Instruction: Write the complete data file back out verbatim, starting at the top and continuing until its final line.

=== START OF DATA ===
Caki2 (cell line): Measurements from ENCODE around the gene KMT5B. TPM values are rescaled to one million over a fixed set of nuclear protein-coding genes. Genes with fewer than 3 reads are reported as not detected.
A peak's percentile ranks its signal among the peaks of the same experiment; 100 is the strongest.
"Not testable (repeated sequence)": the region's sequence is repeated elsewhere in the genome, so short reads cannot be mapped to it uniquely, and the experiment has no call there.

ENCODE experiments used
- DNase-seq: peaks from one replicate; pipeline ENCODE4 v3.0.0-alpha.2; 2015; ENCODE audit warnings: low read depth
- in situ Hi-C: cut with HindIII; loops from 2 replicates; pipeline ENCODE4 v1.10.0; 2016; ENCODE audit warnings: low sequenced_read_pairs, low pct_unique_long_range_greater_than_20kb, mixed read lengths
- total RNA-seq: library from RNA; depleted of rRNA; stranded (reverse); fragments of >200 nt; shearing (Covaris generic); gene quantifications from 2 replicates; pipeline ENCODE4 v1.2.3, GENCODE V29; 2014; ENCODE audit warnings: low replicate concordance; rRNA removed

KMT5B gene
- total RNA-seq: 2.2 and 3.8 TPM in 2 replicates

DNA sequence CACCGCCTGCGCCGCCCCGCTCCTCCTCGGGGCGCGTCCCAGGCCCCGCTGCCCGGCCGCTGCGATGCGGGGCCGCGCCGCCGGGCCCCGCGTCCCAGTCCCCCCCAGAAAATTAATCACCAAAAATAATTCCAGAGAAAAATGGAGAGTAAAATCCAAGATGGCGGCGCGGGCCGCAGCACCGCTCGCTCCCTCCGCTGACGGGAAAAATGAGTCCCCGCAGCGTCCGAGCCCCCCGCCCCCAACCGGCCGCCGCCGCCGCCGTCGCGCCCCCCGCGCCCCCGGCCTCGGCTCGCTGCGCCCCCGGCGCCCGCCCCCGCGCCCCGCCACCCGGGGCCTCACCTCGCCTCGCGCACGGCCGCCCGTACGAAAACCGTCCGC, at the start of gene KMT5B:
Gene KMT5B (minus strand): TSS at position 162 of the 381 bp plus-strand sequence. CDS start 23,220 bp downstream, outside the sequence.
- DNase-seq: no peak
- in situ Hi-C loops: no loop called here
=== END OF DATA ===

Caki2 (cell line): Measurements from ENCODE around the gene KMT5B. TPM values are rescaled to one million over a fixed set of nuclear protein-coding genes. Genes with fewer than 3 reads are reported as not detected.
A peak's percentile ranks its signal among the peaks of the same experiment; 100 is the strongest.
"Not testable (repeated sequence)": the region's sequence is repeated elsewhere in the genome, so short reads cannot be mapped to it uniquely, and the experiment has no call there.

ENCODE experiments used
- DNase-seq: peaks from one replicate; pipeline ENCODE4 v3.0.0-alpha.2; 2015; ENCODE audit warnings: low read depth
- in situ Hi-C: cut with HindIII; loops from 2 replicates; pipeline ENCODE4 v1.10.0; 2016; ENCODE audit warnings: low sequenced_read_pairs, low pct_unique_long_range_greater_than_20kb, mixed read lengths
- total RNA-seq: library from RNA; depleted of rRNA; stranded (reverse); fragments of >200 nt; shearing (Covaris generic); gene quantifications from 2 replicates; pipeline ENCODE4 v1.2.3, GENCODE V29; 2014; ENCODE audit warnings: low replicate concordance; rRNA removed

KMT5B gene
- total RNA-seq: 2.2 and 3.8 TPM in 2 replicates

DNA sequence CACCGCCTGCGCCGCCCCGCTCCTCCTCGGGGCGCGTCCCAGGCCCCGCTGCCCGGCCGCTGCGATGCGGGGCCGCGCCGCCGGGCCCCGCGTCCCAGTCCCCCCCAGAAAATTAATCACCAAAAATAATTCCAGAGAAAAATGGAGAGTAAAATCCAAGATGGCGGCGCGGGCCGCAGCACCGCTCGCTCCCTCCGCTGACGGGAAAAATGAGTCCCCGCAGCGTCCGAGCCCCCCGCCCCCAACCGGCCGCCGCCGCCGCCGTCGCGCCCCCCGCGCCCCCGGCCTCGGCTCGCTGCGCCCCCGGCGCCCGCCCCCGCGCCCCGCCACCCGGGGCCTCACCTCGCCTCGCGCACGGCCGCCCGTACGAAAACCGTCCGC, at the start of gene KMT5B:
Gene KMT5B (minus strand): TSS at position 162 of the 381 bp plus-strand sequence. CDS start 23,220 bp downstream, outside the sequence.
- DNase-seq: no peak
- in situ Hi-C loops: no loop called here